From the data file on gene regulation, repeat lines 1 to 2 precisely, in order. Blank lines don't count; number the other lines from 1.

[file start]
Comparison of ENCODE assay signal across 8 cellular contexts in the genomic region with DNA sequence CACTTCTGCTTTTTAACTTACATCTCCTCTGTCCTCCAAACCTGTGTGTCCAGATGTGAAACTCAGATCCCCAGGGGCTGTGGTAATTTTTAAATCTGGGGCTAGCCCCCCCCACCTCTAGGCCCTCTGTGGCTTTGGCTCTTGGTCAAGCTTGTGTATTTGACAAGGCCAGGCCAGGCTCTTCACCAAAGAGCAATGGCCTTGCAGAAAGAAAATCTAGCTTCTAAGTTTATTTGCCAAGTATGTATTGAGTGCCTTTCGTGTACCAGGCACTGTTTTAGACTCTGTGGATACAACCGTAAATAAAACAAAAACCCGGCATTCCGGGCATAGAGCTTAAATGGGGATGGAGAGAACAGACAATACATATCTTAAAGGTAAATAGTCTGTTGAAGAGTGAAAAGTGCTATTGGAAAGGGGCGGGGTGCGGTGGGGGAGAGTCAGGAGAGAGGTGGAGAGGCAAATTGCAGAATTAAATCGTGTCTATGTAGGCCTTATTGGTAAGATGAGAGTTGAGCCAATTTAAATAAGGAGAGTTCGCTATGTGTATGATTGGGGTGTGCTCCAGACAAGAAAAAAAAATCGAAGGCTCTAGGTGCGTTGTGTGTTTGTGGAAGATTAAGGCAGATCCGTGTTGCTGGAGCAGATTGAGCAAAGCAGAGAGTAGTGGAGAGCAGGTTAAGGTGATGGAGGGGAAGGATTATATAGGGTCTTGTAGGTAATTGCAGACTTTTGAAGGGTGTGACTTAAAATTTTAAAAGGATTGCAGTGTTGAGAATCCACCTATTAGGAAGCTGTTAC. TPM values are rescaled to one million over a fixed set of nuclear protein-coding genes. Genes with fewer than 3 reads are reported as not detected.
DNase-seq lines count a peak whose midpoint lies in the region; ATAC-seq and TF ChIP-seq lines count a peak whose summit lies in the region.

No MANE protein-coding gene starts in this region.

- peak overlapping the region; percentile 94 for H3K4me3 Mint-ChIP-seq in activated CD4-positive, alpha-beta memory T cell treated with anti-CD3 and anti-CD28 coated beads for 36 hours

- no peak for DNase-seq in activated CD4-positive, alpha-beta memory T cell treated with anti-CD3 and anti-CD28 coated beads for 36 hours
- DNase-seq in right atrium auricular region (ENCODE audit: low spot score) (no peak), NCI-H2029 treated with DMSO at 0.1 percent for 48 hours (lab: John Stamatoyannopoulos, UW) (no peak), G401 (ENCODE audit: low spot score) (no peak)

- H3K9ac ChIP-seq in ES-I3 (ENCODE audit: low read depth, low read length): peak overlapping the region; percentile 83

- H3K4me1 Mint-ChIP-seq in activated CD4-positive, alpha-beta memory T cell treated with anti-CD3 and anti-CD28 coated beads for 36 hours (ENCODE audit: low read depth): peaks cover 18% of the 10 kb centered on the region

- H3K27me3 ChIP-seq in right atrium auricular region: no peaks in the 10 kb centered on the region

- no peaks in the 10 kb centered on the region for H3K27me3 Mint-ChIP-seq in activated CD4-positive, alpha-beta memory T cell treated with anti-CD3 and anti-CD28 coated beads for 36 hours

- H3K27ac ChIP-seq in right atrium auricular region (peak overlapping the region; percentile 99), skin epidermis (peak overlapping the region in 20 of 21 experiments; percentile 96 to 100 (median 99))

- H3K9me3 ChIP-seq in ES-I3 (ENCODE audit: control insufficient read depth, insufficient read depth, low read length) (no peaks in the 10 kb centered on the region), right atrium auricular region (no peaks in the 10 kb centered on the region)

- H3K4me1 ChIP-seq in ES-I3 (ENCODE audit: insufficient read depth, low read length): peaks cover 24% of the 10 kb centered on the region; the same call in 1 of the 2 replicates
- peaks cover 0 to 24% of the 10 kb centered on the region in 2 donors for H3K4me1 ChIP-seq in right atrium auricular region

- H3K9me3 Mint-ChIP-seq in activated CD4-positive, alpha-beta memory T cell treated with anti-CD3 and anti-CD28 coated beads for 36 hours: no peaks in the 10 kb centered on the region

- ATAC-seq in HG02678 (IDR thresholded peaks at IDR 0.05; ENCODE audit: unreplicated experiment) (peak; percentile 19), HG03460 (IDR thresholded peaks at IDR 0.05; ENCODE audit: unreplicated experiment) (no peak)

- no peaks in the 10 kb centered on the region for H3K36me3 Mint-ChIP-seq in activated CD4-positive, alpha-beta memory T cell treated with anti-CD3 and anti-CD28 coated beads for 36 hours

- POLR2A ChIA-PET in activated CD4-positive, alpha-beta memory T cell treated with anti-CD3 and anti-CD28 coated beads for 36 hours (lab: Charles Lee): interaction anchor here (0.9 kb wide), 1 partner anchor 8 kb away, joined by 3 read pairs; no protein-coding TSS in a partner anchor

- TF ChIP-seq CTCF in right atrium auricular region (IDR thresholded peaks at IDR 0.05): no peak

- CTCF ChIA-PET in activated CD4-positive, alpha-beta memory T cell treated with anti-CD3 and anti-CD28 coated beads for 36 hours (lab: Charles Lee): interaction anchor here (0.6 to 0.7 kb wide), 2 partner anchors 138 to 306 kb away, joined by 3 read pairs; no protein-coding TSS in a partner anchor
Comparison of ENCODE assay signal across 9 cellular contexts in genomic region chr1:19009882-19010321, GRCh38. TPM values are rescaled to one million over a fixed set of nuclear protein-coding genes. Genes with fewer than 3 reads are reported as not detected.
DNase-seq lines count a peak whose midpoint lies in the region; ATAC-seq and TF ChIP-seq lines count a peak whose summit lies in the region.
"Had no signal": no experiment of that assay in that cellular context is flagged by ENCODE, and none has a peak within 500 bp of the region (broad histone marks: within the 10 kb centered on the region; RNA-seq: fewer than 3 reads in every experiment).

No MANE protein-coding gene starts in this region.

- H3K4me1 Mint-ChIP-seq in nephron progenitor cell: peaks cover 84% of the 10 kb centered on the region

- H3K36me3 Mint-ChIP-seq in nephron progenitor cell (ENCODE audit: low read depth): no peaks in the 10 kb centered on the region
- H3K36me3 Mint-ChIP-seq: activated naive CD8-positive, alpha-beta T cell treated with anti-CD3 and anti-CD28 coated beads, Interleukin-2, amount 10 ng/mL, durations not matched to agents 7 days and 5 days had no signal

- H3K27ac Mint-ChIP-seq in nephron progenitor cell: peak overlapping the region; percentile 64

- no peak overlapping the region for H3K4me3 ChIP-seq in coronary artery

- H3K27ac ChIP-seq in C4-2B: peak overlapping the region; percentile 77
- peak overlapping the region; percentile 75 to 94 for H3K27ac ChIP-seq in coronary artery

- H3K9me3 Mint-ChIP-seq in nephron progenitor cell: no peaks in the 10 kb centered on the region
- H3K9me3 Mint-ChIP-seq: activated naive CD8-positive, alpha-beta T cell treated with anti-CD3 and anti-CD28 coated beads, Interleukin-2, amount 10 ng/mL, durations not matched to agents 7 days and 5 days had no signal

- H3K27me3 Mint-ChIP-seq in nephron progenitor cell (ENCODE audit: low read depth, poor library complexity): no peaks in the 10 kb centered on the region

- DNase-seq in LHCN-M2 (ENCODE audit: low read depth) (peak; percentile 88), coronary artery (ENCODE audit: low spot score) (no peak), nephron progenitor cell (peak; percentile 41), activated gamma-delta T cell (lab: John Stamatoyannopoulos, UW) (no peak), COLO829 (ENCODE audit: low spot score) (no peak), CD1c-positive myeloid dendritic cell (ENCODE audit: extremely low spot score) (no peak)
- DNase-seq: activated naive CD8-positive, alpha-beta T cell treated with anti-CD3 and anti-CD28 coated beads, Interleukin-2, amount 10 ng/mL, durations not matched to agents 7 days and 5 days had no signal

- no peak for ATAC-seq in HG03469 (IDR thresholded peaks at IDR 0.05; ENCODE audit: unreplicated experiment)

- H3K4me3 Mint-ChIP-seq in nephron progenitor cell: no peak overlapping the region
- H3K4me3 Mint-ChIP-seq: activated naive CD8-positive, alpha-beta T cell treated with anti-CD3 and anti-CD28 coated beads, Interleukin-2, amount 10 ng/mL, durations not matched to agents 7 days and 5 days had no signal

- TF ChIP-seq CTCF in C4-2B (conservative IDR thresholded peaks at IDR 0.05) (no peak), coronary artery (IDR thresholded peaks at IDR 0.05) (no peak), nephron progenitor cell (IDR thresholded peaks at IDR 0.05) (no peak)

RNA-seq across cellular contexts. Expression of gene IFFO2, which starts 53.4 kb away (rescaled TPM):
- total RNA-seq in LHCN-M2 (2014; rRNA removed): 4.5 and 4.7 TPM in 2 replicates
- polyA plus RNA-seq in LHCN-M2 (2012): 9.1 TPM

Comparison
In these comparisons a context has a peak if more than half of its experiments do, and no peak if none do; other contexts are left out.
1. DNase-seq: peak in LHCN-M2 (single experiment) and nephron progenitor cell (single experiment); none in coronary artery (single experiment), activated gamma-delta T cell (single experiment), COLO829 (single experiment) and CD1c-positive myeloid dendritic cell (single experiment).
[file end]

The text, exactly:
Comparison of ENCODE assay signal across 8 cellular contexts in the genomic region with DNA sequence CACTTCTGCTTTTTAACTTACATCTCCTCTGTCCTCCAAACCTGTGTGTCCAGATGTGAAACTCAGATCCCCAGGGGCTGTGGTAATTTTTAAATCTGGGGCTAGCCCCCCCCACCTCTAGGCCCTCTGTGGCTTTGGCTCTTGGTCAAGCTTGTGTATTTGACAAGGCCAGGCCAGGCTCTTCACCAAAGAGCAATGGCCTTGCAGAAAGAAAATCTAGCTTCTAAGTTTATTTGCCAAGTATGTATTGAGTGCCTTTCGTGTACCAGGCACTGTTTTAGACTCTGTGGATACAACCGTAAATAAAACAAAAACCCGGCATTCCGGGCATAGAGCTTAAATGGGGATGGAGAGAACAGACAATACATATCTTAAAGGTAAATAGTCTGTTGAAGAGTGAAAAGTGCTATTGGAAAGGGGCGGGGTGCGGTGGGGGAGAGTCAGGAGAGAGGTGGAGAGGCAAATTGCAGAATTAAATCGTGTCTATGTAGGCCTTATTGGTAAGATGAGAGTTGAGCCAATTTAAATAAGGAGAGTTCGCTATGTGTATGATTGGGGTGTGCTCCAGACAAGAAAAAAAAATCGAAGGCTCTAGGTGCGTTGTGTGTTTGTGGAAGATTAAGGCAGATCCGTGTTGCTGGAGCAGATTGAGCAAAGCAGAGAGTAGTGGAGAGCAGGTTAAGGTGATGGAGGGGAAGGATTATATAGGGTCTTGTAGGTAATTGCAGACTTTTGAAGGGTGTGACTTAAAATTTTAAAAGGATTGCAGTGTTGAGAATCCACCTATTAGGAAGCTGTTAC. TPM values are rescaled to one million over a fixed set of nuclear protein-coding genes. Genes with fewer than 3 reads are reported as not detected.
DNase-seq lines count a peak whose midpoint lies in the region; ATAC-seq and TF ChIP-seq lines count a peak whose summit lies in the region.